Monday, October 7, 2013

My Trees Have Fleas

Adult Alder Flea Beetles (c) John Ashley
Tiny, iridescent blue and green Alder Flea Beetles on the bark of my alder tree

Living this far into the great white north, we've never had a problem with fleas on our dogs. But this year we have fleas on our trees instead. Our new fleas are small but very handsome, in shimmering shades of iridescent blue and green.

A clump of trees along the lakeshore is currently enduring an outbreak of Alder Flea Beetles (Macrohaltica ambiens or Altica ambiens, depending on who you read). Flea Beetles are small leaf beetles (less than 1/4 inch long) that sport enlarged femurs on their hind legs - muscular thighs that are used to leap away from danger. I pestered a few of our adult beetles long enough to verify that, indeed, they are excellent leapers.

Alder Flea Beetle larvae (c) John Ashley
Alder Flea Beetle larvae on a leaf, including
one with a fungal infection (whitish area)
Back in July, these same alder trees were covered with hundreds of small, black, caterpillar-looking larvae. But they lacked the pudgy prolegs of true caterpillars, which was enough to tell me that they were really beetle larvae, but not enough to tell me who they were. I kept watching the alder trees for more clues.

The larvae spent a several weeks eating almost every single leaf in this clump of trees, leaving mostly brown leaf skeletons blowing in the wind. In August they all crawled down out of the trees, headed uphill, and disappeared into the soil to pupate into adults.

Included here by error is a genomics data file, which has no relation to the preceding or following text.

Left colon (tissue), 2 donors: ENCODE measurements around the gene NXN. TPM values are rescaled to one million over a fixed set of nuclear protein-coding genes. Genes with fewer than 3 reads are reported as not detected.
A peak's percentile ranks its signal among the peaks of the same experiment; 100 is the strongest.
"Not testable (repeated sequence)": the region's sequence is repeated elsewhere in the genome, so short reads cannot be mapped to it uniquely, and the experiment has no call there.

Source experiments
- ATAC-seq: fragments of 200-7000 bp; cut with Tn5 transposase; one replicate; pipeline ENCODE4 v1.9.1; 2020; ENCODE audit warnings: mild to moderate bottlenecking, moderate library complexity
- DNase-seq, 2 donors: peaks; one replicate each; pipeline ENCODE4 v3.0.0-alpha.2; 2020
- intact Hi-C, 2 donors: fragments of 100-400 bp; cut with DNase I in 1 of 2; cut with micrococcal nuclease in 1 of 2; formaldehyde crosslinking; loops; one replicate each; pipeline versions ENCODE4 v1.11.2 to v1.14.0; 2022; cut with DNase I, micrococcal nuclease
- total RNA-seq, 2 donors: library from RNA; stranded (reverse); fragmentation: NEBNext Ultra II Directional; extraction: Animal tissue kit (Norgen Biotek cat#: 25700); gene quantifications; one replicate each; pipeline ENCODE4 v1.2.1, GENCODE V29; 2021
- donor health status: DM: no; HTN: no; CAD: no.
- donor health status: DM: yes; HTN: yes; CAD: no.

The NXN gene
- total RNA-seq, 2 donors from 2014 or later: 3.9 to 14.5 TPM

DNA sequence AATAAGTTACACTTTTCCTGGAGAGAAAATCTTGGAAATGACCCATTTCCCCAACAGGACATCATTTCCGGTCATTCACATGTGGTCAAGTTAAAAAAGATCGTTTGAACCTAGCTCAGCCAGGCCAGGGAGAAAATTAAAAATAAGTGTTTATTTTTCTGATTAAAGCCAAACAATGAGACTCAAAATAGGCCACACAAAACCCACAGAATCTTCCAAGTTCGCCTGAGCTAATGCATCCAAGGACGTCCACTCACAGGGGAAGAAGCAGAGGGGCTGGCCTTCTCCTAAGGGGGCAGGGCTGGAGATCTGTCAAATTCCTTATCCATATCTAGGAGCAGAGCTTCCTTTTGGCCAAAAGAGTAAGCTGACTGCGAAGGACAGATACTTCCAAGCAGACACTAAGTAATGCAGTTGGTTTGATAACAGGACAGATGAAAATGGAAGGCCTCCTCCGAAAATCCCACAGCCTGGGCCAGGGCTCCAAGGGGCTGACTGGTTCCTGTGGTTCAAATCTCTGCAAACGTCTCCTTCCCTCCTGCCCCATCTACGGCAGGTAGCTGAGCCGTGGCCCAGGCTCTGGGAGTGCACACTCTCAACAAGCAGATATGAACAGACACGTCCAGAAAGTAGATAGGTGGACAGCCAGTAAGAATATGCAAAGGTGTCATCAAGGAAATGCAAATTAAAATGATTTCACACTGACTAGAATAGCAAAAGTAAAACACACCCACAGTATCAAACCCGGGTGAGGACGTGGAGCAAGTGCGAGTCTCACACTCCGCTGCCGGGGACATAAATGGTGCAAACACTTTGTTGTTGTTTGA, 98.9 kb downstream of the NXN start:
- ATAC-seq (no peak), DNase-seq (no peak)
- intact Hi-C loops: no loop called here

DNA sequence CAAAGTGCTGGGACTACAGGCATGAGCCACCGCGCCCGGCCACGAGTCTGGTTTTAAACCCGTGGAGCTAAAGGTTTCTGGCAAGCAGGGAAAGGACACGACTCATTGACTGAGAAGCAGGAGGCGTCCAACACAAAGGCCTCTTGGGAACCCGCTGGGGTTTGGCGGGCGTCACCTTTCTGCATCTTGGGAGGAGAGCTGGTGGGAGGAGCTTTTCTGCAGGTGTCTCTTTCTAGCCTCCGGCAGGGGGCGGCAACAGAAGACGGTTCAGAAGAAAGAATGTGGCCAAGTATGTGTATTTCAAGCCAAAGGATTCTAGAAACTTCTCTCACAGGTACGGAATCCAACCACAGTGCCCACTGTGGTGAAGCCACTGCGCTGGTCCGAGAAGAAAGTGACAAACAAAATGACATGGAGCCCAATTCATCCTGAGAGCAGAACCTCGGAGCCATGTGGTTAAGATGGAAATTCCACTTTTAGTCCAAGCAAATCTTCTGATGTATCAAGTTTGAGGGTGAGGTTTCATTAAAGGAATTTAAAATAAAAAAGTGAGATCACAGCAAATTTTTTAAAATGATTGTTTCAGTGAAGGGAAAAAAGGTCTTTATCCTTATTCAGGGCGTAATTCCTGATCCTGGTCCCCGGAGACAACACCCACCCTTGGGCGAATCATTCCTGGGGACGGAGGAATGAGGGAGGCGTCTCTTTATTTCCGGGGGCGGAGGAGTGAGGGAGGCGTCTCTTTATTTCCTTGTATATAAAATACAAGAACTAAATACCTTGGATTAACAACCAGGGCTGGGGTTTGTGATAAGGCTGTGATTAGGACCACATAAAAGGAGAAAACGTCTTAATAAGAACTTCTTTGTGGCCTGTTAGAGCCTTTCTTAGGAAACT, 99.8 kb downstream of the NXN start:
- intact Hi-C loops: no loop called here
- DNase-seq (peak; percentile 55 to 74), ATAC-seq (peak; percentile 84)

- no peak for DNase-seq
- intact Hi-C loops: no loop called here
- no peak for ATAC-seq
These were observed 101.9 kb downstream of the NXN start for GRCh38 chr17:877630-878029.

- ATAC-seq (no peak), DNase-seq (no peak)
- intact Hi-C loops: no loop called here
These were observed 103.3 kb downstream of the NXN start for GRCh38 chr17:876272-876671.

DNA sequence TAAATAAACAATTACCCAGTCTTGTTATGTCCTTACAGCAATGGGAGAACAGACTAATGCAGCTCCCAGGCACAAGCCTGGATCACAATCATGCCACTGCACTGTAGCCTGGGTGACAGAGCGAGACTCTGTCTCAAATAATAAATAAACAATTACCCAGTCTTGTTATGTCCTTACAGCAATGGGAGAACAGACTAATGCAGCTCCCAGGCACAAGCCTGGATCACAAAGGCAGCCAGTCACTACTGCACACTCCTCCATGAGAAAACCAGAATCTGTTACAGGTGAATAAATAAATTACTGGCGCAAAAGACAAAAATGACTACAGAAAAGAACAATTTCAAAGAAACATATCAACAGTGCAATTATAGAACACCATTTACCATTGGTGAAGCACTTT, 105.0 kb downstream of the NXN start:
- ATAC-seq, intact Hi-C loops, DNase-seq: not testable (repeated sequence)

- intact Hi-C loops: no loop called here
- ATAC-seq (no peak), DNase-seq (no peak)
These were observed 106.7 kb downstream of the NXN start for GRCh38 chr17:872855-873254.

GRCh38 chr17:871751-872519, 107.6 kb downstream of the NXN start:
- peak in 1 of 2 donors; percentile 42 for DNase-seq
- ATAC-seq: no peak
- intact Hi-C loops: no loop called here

In September, the adult beetles started showing up in the same alder trees and feeding on leftover and replacement leaves. They numbered into the dozens per smallish tree, but now that it's October the adults are starting to disappear again, back into the soil for winter. They'll emerge in early spring, mate, and lay their eggs in the soil around these trees.

For reasons unknown, these infestations only last for a few years, and the alder trees seem to suffer only minimal damage. Fungal attacks on the larval seem to play a role in checking the beetle outbreaks, and they don't spread very far because most Flee Beetle species only feed on a small handful of closely-related host plants. Some are beneficial as well, including three species of Flea Beetles that were successfully introduced into eastern Montana and South Dakota as biological control agents against leafy spurge, an invasive non-native forb.

While my Alder Flea Beetles are just a temporary nuisance, other Flea Beetle species can cause considerable damage to western crops, especially rapeseed and canola. There are also Potato Flea Beetles (potato, tomato, nightshade family), Apple Flea Beetles (primrose, grape, crabapple), Willow Flea Beetles (willows), and Cabbage Flea Beetles (wide range of cruciferous plants), among many others.

Now if I could just find a Cabbage Flea Beetle that specializes on my gastero-nemesis, cauliflower, I'd consider that one to be among the highly beneficial species.